The poisoning has shaken the normally sleepy town of Salisbury in southwestern England

London (AFP) - Russia warned the British government Monday it was playing a “dangerous game” that risked harming bilateral ties as Prime Minister Theresa May prepared to update MPs on a spy attack that politicians and the media have linked to Moscow.

May will make a statement to the House of Commons after chairing a meeting of her national security council to discuss the nerve agent poisoning of former double agent Sergei Skripal and his daughter Yulia.

Senior politicians have pointed the finger at Russia for trying to kill the 66-year-old Russian, who sold secrets to Britain and later moved here in a 2010 spy swap, prompting repeated denials from Moscow.

The prime minister has declined to cast blame while the investigation runs its course, but there is widespread media speculation that she is now set to name Russia and outline how Britain intends to respond.

“If we get to a position when we are able to attribute this attack then we will do so and the government will deliver an appropriate response,” May’s spokesman said on Monday, shortly before her statement was confirmed.

Tom Tugendhat, who chairs the House of Commons foreign affairs committee, told BBC radio: “Frankly, I would be surprised if she did not point the finger at the Kremlin.”

- ‘No issue for Russia’ -

Russia has denied any involvement, with Russian President Vladimir Putin’s spokesman Dmitry Peskov saying Monday that “it is in no way an issue for Russia”.

The Russian embassy in London warned the government’s failure to dampen speculation about the attempted murder had led to threats against UK-based Russian journalists, and risked harming long-term relations.

“Current policy of the UK government towards Russia is a very dangerous game played with the British public opinion,” it said in a statement.

This “not only sends the investigation upon an unhelpful political track but also bears the risk of more serious long-term consequences for our relations”.

Asked about the case, Putin said London must clarify its position before speaking to Moscow.

“Sort things out from your side and then we will discuss this with you,” Interfax news agency quoted the president as saying.

What you need to know about former Russian double agent Sergei Skripal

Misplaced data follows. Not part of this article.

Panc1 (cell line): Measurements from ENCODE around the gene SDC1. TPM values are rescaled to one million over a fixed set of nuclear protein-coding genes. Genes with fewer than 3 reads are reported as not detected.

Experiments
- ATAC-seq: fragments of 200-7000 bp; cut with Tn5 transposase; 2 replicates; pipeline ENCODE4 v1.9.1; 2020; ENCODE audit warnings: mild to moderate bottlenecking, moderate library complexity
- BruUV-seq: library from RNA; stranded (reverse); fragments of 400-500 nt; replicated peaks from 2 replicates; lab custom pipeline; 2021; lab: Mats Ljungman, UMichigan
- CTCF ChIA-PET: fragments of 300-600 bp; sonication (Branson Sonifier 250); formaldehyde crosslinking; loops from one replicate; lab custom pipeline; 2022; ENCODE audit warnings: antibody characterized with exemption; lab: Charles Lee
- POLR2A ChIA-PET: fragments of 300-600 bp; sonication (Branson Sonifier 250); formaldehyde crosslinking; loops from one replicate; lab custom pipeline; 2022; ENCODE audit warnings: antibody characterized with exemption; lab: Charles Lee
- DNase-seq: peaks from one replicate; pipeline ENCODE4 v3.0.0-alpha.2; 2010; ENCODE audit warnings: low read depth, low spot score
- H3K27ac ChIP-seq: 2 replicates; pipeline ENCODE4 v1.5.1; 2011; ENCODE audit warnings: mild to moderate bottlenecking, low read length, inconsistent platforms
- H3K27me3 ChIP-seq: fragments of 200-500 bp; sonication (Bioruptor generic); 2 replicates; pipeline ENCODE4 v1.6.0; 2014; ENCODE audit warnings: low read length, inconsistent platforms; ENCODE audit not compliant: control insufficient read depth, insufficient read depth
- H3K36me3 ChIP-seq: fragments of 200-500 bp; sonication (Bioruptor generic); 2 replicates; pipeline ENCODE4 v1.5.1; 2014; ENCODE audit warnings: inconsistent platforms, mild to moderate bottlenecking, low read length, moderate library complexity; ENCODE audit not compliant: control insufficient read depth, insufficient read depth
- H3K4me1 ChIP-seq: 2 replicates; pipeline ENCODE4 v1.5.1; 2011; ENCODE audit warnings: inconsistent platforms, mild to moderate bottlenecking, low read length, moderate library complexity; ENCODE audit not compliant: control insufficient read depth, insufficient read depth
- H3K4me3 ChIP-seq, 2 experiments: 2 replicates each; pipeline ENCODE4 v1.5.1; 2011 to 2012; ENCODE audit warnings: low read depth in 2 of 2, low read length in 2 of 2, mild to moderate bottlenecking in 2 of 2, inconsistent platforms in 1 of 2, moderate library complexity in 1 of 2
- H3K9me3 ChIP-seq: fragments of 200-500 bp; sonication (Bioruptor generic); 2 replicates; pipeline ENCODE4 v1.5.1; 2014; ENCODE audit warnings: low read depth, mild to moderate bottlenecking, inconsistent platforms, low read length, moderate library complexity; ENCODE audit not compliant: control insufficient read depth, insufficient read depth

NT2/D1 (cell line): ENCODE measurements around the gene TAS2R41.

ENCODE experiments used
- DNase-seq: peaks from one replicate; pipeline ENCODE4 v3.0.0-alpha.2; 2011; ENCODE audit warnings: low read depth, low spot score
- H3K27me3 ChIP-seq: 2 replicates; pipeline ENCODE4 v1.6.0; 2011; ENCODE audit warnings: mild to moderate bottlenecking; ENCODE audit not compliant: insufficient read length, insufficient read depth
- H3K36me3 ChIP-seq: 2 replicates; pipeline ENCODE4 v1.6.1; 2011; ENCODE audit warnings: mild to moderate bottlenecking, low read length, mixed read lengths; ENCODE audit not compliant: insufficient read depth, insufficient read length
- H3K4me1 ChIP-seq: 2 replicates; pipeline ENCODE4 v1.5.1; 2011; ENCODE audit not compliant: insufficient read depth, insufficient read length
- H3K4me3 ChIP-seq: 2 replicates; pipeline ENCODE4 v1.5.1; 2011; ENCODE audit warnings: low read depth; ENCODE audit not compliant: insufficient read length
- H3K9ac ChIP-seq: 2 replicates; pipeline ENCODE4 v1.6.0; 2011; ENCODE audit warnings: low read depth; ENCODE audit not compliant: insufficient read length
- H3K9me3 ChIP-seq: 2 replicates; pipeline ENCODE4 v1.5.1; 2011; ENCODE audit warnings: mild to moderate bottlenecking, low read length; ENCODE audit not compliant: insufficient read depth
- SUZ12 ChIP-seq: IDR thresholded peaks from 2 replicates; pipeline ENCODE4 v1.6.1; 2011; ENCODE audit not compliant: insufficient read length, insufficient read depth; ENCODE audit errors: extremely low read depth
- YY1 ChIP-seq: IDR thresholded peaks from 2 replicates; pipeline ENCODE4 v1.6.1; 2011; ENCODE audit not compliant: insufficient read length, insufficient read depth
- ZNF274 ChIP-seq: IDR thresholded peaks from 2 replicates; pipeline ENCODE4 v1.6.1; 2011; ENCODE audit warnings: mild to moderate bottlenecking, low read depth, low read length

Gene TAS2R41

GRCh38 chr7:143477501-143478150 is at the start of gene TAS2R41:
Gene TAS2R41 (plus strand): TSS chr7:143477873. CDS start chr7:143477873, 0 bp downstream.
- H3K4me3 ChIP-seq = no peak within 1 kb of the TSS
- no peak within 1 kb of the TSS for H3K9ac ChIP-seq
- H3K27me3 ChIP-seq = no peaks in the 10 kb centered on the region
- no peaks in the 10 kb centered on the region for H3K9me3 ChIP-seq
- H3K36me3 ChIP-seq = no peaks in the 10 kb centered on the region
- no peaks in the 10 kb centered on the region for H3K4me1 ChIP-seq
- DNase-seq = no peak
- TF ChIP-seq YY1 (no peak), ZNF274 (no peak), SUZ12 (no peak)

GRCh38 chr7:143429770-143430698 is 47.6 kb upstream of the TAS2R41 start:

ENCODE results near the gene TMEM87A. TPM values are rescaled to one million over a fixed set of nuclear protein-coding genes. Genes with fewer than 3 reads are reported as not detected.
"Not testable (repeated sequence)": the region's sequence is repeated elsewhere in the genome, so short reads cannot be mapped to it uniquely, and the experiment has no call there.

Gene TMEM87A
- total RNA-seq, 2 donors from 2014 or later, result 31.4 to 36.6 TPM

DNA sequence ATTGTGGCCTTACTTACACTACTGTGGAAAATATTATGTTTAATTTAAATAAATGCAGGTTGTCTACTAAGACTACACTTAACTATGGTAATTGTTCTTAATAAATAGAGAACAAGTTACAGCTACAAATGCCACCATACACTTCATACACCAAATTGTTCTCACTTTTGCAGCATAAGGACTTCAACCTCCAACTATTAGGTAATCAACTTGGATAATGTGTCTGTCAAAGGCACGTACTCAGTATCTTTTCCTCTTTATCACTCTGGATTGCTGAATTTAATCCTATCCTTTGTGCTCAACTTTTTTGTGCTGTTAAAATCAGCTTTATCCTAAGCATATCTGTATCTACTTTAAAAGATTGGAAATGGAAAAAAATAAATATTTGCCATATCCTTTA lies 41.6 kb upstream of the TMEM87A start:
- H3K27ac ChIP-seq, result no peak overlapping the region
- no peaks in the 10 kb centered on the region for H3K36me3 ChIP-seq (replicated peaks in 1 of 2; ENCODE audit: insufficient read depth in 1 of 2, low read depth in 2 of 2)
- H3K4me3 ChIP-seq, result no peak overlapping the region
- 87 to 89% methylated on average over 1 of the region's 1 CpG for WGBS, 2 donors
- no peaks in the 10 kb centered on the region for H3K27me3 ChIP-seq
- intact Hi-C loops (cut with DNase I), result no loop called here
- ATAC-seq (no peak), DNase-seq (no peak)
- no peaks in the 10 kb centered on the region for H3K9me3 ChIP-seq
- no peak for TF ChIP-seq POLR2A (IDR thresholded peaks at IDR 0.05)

Skripal and his daughter, 33, remain in a critical but stable condition in hospital after collapsing on a bench in the south-western English city of Salisbury on March 4.

Foreign Secretary Boris Johnson has said the case has “echoes” of the 2006 poisoning by radiation of ex-spy and Kremlin critic Alexander Litvinenko, which London has blamed on Moscow.

That case caused a deep rift in bilateral relations.

If Russian involvement were confirmed this time, Britain could expel some diplomats, enact some kind of boycott of the 2018 football World Cup or increase British military presence in Eastern Europe.

Johnson has floated the deepening of sanctions against Russian officials, but this would require international agreement.

Tugendhat warned that any escalation in tensions between London and Moscow could put at risk England fans visiting Russia for the World Cup.

- Public urged to clean clothes -

With troops in protective gear on Salisbury's streets and hundreds of people urged to wash their clothes as a precaution, a sense of unease has spread through the town

Authorities have yet to confirm the precise nerve agent used, which would give an idea of who was behind the attack that they are treating as attempted murder.

The bench where Skripal was found, his home and a pub and restaurant the pair visited have all been sealed off, as has the grave of Skripal’s wife, Liudmila, who died in 2012.

England’s chief medical officer on Sunday said that up to 500 people who may have come into minimal contact with the nerve agent should wash their clothes and belongings as a precaution.

“We have now learnt that there has been some trace contamination by the nerve agent in both The Mill pub and Zizzi’s restaurant in Salisbury,” Sally Davies said.

She said she was “confident” nobody else at those places was harmed but said there were concerns that prolonged exposure to these substances may cause health problems.

The new advice surprised Salisbury residents, even while health authorities insisted the risk to the general public remains low.

“If it’s as serious as what they are saying, then I doubt washing your clothes is going to make a big difference,” Margaret Cowie told the Guardian.